Of course, Indebted isn’t a niche streaming show—it’s a mainstream network sitcom. So Levy, Pally, and costume director Molly Mitchell also needed to convince NBC that a TV dad in 2020 should wear adventurous pieces from young, hip menswear brands—and that his doing so wouldn’t prevent everyone from coast to coast from watching each and every Thursday. For the most part, Mitchell—who sourced clothes directly from labels like John Elliott and Noah, and did a fair amount of shopping at Dover Street Market’s L.A. outpost—says it was a smooth process. “NBC gave us free rein to let Dan and Adam’s style dictate the look of the show,” she says, though she acknowledges that this is far from the norm in television: “Most of the time, what you see is costuming directed towards relatability, based on the amount of viewers they want to watch.” Helpfully, Dave’s looks, while advanced, don’t exactly scream for attention. “It’s upscale streetwear, but it’s very if you know, you know,” says Levy.
But while NBC was cool with Fear of God work jackets and floral printed shorts, other items required a little more persuading. Levy says a tie-dye hoodie was pulled at the last minute simply because it was a little too, well, tie-dye. Hilariously, the biggest sticking point was a pair of white Birkenstock Boston clogs. Pally was adamant they had to stay, and fought for these crunchy, of-the-moment mules. “The network was like, ‘What is he, a nurse?’ ” he says. “We pushed for them, and then within the second week of wearing them, I had camera guys asking me about them, co-stars telling me they were great. I got big, chunky Kapital socks to wear with them, and by the end of the show I had, like, three different amazing colors of Birkenstocks and they became part of the character.” For Pally, real validation for his Birkenstocks came a few weeks before Indebted’s premiere, when Kanye West was spotted wearing them while leaving his office in Calabasas. “As soon as I saw that, I texted it to everyone from the show, like, ‘I told you!’ ”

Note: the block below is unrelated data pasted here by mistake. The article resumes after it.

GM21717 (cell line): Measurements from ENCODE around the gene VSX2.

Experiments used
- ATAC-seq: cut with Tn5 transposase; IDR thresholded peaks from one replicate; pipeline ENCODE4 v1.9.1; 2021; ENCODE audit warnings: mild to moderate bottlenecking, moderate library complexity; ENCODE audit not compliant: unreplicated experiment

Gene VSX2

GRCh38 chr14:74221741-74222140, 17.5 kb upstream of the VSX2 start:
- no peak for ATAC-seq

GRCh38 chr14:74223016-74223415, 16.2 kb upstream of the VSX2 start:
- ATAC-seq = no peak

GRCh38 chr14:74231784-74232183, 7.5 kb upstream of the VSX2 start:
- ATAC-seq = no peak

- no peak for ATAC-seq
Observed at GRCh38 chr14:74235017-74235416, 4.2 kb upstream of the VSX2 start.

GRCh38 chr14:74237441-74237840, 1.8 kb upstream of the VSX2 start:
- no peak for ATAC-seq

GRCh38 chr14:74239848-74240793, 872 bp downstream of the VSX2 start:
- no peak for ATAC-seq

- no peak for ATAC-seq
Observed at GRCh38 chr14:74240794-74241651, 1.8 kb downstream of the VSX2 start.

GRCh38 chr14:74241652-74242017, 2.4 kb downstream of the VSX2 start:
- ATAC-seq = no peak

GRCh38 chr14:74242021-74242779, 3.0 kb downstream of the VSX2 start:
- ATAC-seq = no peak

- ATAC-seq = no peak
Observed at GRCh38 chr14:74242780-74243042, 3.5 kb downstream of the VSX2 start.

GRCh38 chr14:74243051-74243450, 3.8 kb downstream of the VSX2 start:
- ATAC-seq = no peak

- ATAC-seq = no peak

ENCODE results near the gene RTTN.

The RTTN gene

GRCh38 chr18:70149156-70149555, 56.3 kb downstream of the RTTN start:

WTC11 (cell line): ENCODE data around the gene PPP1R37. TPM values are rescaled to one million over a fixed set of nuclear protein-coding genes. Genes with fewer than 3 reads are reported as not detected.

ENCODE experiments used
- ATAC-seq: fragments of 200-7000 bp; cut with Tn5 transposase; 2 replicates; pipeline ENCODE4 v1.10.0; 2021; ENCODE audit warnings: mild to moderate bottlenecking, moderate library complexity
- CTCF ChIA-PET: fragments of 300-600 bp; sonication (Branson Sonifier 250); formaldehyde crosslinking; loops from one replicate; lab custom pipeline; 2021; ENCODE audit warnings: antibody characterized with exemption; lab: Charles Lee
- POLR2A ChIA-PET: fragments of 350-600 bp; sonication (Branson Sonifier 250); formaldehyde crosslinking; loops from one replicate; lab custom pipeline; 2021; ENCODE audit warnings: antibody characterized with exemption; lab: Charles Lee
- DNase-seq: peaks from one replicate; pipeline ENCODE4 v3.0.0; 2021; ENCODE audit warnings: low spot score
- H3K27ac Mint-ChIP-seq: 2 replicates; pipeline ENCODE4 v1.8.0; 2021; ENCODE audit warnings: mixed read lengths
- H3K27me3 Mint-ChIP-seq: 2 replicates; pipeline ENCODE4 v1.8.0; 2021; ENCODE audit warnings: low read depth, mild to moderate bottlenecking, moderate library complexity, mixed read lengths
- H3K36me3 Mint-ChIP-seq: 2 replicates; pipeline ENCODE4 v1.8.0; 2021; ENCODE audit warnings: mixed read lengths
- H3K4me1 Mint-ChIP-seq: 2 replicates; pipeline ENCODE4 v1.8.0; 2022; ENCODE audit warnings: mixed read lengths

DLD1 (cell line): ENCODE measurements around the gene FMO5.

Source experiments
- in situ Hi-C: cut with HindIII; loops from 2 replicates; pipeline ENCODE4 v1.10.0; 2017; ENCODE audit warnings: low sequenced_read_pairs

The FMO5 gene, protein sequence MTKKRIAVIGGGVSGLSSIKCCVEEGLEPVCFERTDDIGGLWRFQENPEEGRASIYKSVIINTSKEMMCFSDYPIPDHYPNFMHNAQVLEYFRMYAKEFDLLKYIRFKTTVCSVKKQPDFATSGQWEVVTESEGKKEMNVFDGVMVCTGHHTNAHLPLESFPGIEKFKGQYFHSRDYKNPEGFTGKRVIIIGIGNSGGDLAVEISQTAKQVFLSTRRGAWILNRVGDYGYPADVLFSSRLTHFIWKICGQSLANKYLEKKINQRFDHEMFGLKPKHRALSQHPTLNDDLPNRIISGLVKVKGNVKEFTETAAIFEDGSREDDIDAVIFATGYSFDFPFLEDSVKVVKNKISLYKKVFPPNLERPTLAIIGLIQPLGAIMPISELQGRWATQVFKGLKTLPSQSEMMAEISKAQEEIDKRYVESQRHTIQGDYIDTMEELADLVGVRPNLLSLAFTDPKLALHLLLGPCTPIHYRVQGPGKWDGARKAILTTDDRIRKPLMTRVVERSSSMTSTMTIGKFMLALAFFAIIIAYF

It’s worth noting that Dave’s penchant for the finer clothes in life doesn’t define his story within the show. There’s no episode where Dave, say, misses his son’s basketball game because he’s standing in line at Supreme. And while, in the pilot, he says he feels silly for wearing an OVO hoodie to a Drake concert, the big joke of the scene isn’t about clothes—it’s that his parents are also at the concert. In that way, Indebted is your typical family sitcom, and still designed to appeal to anyone—upscale streetwear enthusiast or otherwise. In other words, if you’re expecting Indebted to be the second coming of HBO’s short-lived but beloved fashion dramedy How to Make It in America, you might be disappointed. But if you’re a dad who’s got a closet full of nice clothes and is looking for something mellow and funny to enjoy on a Thursday night (in a time slot early enough to allow you to catch the second half of an NBA game)? Then Indebted was tailored just for you.
This piece has been updated to include mention of Dre's sneaker collection on Black-ish.
Originally Appeared on GQ